In Part One of this post, we looked at the controversy over Low Traffic Neighbourhoods (LTNs), an initiative meant to tackle the increasing amount of traffic on the UK’s residential streets. Essentially, the schemes allow vehicle access for residents, but prevent any through traffic. For supporters, LTNs bring back cleaner air, and some much-needed peace and quiet, to car-dominated urban areas. What’s more, it’s a relatively low-cost solution.
This all sounds peachy, but there’s another side to the story.
Big Problems with Low Traffic
The basic problem with LTNs is that many people’s lives are dependent on the car. That means that anything making it harder to drive directly to their homes also makes life considerably more difficult. LTNs may mean that getting to work, or getting the kids to school, suddenly involves taking a longer and more roundabout route.
Take a working mum, for example, who has to drop the kids off and then get to work, all in rush hour traffic. That can be tough and stressful as it is — but when LTNs add extra travel time, it could become intolerable.
Then there’s the impact on people whose livelihoods depend on easy motorised access. That includes taxi, Uber and gig-economy delivery drivers. For them, time is money, and blocking through traffic makes it harder to earn a living wage.
What’s worse is the way in which these measures are often imposed. In The Guardian’s excellent piece on LTNs, they point out that in the Hackney traffic-reducing scheme, residents had very little warning about the changes.
A Question of Class
In the UK, divisions over class are never too far away. For some, LTNs are just the latest battle in an ongoing class war. From this viewpoint, they are another example of out-of-touch metropolitan elites benefiting at the expense of ordinary working people.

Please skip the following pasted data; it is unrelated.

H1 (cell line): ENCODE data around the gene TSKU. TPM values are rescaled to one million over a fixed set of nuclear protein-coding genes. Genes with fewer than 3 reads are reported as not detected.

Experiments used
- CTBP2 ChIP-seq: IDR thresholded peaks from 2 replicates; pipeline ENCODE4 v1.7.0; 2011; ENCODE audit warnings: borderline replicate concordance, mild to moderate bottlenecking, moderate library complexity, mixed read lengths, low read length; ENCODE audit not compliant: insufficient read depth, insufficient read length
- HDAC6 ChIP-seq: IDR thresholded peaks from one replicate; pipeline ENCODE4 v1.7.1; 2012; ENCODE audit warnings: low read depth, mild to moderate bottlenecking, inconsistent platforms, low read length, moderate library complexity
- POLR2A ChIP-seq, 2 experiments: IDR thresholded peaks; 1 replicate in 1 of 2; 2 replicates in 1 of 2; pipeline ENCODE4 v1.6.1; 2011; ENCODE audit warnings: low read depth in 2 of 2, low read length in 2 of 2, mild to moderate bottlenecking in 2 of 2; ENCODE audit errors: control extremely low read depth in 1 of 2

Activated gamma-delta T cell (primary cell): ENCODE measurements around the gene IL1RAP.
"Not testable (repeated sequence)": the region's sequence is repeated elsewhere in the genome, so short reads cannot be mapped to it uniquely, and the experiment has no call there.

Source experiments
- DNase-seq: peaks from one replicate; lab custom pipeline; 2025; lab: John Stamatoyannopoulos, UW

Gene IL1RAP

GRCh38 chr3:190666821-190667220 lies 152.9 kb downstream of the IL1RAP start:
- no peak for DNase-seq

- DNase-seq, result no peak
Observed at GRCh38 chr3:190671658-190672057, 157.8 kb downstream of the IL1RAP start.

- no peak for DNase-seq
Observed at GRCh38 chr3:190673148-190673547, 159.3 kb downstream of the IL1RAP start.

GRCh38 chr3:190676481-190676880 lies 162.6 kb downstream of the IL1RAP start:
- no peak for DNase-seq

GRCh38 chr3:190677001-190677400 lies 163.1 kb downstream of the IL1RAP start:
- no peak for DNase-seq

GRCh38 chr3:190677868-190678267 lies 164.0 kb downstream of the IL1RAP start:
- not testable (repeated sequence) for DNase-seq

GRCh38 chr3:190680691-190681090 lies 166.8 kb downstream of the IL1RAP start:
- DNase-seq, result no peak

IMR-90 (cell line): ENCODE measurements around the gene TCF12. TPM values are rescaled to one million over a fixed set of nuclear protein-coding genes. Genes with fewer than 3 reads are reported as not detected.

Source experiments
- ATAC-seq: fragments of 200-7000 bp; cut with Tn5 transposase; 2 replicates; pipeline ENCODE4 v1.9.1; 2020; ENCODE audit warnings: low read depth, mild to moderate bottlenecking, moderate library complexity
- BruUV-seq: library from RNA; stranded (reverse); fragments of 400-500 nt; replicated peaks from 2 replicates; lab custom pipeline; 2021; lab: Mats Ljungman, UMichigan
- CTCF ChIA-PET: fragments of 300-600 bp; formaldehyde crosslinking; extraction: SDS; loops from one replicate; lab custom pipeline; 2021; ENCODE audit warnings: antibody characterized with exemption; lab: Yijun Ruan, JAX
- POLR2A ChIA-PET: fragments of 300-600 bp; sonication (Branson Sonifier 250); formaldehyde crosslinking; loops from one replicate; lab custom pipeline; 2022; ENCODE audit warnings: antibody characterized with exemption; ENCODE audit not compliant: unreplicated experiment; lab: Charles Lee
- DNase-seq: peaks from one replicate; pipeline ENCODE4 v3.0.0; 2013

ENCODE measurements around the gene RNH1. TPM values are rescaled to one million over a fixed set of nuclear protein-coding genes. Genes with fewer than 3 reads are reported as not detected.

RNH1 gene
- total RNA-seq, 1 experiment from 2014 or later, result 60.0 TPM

As an example, LTNs are intended to help the UK meet its climate targets. And yet other major sources of emissions, such as aviation, remain untaxed. Now,if you’re a taxi driver trying to earn a living, it might seem grossly unfair that your actual livelihood will be affected, while well-heeled people don’t pay a penny extra for their long-haul holiday flights. Most people agree with the principle of becoming greener, but they want the tab to be paid equally.
Layered on top of this, maybe, is an association between LTNs and gentrification. Closed-off streets, people commuting into work by bike: it all raises the spectre of wine bars, artisan bakeries, and rental prices going through the roof. It’s not a prospect that everyone welcomes.
LTNs: an opinion
Looking at both sides, here’s a cautious opinion (and it is cautious… obviously we’re not town planners, nor do we live anywhere that’s likely to be turned into an LTN anytime soon).
We love cars. We make our living out of repairing them, servicing them, testing them and so on. We love driving too. But even so, when you look at the traffic statistics — or just try to get anywhere in a reasonable-sized town — you can see that the love affair with the car has gone a bit mental. When one-quarter of car journeys in the UK is under one mile, something has gone badly wrong.
We can’t hide from the human cost of all this. Recently, for example, air pollution was judged to have contributed to the death of a nine-year-old girl.
When you look at it that way, LTNs are a way of reducing pollution where it really counts, around people’s homes.
Yet there are good ways and bad ways of doing things. In Hackney, LTNs appear to have been dumped on unsuspecting neighbourhoods from on-high, without much explanation, consultation, or warning. That’s a recipe for backlash and people jumping into their respective trenches.
If LTNs are put into place thoughtfully, with some consultation and explanation (and with measures to help people who are really disadvantaged by the schemes)… well, it’s still optimistic to say everyone’s going to be on-board. But, used judiciously, they could be part of a solution to a very big problem.
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